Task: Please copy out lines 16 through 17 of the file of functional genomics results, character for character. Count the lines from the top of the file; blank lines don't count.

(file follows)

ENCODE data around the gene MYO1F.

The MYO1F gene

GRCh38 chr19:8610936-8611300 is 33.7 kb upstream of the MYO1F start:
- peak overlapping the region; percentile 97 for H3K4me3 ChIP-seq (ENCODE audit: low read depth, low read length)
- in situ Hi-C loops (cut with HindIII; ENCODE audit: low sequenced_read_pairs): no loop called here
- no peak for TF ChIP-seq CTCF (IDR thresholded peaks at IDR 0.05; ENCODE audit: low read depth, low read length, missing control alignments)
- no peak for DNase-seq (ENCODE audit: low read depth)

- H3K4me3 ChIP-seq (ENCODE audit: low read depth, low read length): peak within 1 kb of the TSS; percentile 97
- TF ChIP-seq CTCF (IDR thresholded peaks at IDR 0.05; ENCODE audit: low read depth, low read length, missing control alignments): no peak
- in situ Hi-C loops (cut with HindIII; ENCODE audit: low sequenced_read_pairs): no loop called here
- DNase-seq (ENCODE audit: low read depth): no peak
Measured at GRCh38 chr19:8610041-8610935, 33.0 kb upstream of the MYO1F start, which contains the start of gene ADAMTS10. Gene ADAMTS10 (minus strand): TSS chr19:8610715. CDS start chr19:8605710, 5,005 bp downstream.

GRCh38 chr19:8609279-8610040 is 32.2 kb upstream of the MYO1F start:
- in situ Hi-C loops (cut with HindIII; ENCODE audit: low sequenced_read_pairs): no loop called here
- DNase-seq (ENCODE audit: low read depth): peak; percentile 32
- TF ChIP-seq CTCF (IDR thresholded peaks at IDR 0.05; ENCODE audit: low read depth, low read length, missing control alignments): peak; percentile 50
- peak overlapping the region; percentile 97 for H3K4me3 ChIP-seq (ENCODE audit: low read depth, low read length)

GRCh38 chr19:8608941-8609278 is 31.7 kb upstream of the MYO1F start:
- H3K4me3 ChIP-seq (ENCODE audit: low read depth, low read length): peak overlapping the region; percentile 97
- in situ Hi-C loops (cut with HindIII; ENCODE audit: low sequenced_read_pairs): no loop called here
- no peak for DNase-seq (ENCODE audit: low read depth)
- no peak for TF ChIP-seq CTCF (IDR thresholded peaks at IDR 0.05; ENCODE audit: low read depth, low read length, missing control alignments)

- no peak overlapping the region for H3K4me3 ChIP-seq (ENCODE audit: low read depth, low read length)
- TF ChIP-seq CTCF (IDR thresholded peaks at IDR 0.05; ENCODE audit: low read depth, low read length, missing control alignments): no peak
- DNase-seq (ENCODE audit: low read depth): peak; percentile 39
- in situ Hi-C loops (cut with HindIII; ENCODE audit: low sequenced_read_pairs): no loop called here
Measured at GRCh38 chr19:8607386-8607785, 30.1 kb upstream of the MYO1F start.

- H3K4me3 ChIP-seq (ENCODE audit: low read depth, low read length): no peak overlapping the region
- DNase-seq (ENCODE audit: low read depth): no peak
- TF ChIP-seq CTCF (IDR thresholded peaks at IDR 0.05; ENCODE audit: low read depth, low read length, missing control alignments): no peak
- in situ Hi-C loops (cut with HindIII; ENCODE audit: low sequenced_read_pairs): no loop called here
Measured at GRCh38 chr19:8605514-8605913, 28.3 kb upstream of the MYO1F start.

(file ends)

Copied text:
- TF ChIP-seq CTCF (IDR thresholded peaks at IDR 0.05; ENCODE audit: low read depth, low read length, missing control alignments): peak; percentile 50
- peak overlapping the region; percentile 97 for H3K4me3 ChIP-seq (ENCODE audit: low read depth, low read length)